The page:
News and Info from Deeside, Flintshire, North Wales

Police issue laughing gas warning to youngsters after empty cannisters found in Broughton

NOTE: This content is old - Published: Thursday, Jul 26th, 2018.

Police in Flintshire are warning youngsters of the dangers of inhaling nitrous oxide which is commonly known as laughing gas.

South Flintshire police team found over a dozen empty small metal cylinders which would have contained doses of nitrous oxide at the  Old Warren in Broughton.

Nitrous oxide has several legitimate uses in medicine and dentistry. It is also used as a fuel additive and as a component of rocket fuel, and is sold as an aerosol spray propellant within whipped cream cannisters.

Products include small canisters in large packs, each enough for a recreational dose, and paraphernalia such as ‘creamers’ or ‘crackers’. These dispense the gas from canisters into balloons, which are used to inhale the gas

The gas can cause dizziness and therefore impair your judgement putting users at risk.

When ‘laughing gas’ is inhaled, it removes the oxygen from users lungs and replaces it with nitrous oxide, this can cause unconsciousness or death due to a lack of oxygen. Mixing alcohol with nitrous oxide can be fatal.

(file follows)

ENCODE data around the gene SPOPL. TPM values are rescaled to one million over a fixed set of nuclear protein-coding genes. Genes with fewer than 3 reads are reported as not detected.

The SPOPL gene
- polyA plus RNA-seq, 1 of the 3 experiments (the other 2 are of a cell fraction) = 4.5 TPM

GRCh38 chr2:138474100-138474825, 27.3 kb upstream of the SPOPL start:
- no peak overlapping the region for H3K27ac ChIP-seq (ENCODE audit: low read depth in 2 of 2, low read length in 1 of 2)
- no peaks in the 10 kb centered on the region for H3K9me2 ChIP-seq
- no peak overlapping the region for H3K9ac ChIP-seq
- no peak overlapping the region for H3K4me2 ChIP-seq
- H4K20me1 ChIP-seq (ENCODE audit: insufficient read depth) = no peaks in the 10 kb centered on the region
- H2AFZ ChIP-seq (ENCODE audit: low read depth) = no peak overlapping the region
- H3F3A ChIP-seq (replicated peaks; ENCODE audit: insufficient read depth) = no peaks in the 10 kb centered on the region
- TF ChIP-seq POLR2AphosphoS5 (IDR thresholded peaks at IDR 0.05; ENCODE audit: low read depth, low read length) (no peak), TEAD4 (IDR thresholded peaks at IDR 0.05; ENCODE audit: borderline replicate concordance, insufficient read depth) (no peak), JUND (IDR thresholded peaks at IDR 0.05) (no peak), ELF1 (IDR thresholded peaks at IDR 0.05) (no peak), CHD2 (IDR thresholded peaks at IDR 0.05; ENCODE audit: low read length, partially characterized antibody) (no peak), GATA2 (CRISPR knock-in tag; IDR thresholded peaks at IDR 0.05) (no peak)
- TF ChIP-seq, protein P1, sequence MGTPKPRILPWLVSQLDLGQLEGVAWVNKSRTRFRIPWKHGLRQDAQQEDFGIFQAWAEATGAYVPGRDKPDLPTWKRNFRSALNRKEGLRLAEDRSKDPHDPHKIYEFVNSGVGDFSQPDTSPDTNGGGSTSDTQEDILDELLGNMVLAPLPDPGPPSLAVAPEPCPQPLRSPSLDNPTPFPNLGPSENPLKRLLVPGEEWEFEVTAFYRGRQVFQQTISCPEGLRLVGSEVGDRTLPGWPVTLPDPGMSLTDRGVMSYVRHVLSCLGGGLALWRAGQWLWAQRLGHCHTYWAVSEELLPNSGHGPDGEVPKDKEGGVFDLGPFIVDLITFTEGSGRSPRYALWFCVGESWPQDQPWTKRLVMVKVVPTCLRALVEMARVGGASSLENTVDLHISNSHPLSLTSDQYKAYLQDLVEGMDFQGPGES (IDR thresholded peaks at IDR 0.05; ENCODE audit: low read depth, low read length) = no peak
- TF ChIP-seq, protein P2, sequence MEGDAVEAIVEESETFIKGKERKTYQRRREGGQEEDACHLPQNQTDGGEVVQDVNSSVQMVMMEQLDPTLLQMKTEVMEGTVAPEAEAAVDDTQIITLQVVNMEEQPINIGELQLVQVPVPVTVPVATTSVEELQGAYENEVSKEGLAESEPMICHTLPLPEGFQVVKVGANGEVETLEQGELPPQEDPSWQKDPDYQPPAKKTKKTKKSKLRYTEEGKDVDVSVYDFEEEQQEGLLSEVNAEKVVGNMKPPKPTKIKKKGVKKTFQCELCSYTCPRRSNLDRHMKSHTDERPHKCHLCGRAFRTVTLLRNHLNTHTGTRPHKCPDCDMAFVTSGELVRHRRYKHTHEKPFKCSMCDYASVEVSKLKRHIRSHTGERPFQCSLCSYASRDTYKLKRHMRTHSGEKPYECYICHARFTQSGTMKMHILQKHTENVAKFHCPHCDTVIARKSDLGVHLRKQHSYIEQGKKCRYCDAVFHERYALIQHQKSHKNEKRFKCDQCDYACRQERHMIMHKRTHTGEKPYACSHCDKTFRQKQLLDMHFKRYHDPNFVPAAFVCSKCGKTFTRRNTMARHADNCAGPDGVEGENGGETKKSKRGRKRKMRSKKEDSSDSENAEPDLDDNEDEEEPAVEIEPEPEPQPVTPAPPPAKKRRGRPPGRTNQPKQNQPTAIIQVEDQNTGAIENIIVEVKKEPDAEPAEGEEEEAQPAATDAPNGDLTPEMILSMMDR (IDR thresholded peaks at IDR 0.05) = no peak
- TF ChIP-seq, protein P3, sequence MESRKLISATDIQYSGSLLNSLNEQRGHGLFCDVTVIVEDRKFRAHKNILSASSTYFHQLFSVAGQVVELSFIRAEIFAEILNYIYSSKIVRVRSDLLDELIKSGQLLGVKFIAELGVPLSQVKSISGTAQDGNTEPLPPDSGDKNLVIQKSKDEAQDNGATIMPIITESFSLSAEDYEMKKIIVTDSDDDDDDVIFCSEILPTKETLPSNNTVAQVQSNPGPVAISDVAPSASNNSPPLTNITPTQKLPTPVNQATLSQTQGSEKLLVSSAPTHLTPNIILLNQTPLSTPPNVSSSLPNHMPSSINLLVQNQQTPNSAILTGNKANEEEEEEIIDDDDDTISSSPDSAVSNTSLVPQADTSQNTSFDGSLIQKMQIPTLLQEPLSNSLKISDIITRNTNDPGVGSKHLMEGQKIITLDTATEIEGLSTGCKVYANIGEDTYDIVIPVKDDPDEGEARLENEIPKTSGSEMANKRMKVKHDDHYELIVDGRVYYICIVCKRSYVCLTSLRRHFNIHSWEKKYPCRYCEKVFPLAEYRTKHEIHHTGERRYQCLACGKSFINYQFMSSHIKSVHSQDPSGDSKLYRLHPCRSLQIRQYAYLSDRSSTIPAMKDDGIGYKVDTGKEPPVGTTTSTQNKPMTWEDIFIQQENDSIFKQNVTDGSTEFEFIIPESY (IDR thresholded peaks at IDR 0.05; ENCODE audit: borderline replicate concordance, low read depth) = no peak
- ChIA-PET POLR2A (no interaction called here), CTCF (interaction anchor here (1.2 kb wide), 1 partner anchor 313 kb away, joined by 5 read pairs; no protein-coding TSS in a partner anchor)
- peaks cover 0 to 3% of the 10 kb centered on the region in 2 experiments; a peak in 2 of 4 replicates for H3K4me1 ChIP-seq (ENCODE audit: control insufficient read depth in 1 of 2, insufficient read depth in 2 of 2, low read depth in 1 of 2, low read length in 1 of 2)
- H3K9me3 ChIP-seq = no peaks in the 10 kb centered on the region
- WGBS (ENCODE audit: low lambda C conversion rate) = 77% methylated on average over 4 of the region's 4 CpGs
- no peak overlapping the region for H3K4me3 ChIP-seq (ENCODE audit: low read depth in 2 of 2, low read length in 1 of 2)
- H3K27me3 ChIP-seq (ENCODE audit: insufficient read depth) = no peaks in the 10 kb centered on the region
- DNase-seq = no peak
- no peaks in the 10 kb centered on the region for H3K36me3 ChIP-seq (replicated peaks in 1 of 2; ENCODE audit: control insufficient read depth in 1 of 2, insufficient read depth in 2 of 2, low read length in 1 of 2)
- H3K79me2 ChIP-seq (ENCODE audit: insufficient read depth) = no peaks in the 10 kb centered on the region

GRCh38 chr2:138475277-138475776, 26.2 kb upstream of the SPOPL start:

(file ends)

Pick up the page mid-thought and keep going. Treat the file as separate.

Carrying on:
An update on the South Flintshire police team Facebook page states:

“WARNING Nitrous oxide canisters (laughing gas) found up the Old Warren in Broughton. Young people are inhaling potentially lethal gasses, these dangers are heightened by this extreme Hot weather.

Please educate your children on the dangers of inhaling substances.”

The Psychoactive Substances Act of 2016 has made it illegal for anyone to sell nitrous oxide:

“For the purposes of this Act, a person consumes a substance if a person causes or allows the substance or fumes given off by the substance to enter the person’s body in any way.”

The above definition will cover substances such as Nitrous Oxide (laughing gas) which has previously been difficult to control under criminal law.

This substance has become a psychoactive substance under the Act.

Call 101 if you have any information which may help police.

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